Ir­ish farm­ers ready to step in if China turns its back on US pork

Irish Examiner - Farming - - FARMMARKETS - Stephen Cado­gan

After an­other week of static pig prices, with pro­ces­sors quot­ing from €1.38 to €1.42/kg, Ir­ish pig farm­ers are con­sol­ing them­selves with hopes that China im­pos­ing tar­iffs on pork from the US will help Euro­pean pig­ment ex­porters, in­clud­ing Ire­land.

This could lift Chi­nese de­mand, im­por­tant for Ir­ish pig­meat prod­ucts in the past four years, par­tic­u­larly lower value cuts and of­fal, but slug­gish in the first quar­ter of 2018. Ad­di­tional Chi­nese tar­iffs of 25% on US pork be­came ef­fec­tive last Mon­day, in a move ap­par­ently de­signed to hurt pig farm­ers in Trump-friendly states, thus ex­act­ing a po­lit­i­cal cost on the US leader, in re­tal­i­a­tion for his new tar­iffs on Chi­nese steel and alu­minum.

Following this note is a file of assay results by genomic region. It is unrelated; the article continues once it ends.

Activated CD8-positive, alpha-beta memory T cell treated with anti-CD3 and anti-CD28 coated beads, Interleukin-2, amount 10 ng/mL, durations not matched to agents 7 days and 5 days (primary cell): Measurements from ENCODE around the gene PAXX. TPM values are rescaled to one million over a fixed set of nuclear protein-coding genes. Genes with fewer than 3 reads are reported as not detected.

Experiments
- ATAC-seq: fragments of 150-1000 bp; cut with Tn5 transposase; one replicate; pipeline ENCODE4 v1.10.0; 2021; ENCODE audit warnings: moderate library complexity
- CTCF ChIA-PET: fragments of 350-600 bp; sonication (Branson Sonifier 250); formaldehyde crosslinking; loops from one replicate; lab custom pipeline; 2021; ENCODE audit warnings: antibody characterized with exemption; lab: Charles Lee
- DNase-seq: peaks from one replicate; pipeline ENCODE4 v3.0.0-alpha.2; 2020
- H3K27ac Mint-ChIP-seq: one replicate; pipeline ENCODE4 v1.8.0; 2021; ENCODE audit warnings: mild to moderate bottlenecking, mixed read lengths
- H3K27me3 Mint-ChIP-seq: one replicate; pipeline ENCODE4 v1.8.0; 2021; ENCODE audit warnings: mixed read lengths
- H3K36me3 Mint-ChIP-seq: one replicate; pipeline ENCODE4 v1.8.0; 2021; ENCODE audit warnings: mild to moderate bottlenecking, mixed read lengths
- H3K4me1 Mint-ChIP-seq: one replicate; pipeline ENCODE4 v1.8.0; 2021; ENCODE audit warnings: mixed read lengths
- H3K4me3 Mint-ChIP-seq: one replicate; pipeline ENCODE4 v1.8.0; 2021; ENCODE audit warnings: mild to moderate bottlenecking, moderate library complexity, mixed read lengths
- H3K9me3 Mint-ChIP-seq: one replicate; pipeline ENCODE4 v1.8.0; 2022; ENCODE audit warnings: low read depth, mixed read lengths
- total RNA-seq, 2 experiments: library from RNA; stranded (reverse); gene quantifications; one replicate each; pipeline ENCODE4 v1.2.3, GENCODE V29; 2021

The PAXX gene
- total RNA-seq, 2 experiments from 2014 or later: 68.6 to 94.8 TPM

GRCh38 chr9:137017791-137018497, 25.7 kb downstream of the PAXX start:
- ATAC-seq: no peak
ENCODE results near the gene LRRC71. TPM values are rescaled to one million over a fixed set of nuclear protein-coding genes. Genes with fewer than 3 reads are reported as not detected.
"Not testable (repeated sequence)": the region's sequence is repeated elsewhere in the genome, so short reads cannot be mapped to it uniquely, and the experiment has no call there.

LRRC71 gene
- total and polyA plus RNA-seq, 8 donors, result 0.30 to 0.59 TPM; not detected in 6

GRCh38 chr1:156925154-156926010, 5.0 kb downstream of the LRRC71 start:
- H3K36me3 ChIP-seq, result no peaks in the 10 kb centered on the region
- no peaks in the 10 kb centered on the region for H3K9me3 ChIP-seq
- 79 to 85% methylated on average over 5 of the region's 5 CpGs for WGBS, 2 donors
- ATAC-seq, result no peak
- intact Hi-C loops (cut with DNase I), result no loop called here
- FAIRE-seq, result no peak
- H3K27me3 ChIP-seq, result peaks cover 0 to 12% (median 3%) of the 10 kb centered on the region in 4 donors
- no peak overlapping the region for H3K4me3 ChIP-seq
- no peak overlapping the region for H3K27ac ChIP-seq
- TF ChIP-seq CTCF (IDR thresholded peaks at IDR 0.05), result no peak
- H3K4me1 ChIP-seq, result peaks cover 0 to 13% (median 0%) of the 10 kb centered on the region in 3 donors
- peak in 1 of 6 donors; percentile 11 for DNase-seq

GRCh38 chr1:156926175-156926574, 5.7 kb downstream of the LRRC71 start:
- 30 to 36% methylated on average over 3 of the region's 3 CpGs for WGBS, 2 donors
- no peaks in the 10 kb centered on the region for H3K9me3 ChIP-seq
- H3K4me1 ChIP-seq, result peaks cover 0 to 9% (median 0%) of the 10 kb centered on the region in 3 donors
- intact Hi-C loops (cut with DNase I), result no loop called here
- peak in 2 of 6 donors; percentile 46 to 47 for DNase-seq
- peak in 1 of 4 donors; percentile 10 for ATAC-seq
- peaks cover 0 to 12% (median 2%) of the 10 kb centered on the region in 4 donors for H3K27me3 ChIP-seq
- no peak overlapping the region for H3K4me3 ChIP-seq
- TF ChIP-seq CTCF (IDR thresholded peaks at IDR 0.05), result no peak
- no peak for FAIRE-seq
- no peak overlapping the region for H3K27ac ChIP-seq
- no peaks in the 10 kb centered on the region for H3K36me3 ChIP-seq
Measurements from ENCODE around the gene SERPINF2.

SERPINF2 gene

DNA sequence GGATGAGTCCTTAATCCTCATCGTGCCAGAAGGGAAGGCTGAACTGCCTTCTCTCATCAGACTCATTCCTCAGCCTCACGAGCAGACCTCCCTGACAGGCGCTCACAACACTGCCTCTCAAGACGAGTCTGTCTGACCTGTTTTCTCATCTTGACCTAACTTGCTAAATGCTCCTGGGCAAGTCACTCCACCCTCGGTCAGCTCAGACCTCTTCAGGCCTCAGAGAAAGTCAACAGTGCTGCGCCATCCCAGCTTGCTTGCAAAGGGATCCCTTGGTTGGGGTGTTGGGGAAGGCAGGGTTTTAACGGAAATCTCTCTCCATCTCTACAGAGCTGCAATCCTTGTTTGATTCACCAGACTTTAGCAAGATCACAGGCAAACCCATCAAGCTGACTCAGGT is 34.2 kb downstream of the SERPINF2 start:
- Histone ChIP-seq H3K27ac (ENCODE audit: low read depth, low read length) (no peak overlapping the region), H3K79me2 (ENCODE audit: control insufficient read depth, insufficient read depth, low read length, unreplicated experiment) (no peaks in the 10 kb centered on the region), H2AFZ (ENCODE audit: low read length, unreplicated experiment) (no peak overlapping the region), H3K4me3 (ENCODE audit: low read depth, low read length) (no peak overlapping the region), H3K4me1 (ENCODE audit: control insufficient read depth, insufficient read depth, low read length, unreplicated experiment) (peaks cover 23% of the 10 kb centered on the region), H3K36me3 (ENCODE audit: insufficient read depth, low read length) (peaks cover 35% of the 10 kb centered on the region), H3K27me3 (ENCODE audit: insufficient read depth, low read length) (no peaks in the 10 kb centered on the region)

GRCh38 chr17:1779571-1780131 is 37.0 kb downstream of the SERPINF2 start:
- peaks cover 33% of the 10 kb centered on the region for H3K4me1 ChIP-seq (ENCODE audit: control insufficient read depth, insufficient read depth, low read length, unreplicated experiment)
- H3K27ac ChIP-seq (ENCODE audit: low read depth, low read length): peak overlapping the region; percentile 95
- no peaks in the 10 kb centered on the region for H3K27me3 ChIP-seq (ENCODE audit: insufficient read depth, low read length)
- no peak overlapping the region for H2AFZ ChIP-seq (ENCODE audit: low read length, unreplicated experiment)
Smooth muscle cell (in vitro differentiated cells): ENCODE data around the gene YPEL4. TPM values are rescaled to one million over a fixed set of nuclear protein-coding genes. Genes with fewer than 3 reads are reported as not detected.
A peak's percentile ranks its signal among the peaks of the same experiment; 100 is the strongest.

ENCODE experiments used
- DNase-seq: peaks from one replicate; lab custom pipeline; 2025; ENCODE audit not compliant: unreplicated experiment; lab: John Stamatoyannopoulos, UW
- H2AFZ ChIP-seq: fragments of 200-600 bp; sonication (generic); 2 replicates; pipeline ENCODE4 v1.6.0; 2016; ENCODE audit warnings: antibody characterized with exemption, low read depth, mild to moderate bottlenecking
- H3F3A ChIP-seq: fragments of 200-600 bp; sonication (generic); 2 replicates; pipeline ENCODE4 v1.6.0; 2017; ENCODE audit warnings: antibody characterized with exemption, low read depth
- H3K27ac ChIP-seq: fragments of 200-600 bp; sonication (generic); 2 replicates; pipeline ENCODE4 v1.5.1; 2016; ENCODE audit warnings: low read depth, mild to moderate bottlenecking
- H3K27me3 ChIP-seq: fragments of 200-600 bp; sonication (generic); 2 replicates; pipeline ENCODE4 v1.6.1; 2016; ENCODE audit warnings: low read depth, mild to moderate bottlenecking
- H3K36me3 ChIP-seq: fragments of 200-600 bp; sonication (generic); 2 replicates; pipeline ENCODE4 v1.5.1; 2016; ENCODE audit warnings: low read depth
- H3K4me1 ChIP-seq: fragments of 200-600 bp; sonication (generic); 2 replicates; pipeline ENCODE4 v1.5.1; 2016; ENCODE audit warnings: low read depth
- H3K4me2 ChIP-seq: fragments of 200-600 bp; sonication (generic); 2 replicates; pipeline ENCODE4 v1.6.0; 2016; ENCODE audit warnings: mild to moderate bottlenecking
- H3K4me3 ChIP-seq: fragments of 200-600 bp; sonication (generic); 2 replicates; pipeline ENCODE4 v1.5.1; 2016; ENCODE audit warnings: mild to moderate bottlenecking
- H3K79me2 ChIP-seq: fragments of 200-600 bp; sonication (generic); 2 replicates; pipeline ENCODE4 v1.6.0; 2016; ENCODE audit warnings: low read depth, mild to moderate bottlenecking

The US pork in­dus­try sold $1.1 bil­lion worth of prod­ucts to China last year, mak­ing it their third largest ex­port mar­ket.

If the pork ex­port flow from the US to China is in­ter­rupted, the gap in sup­ply is likely to be filled by EU coun­tries and Brazil, Canada, Mex­ico, and Chile.

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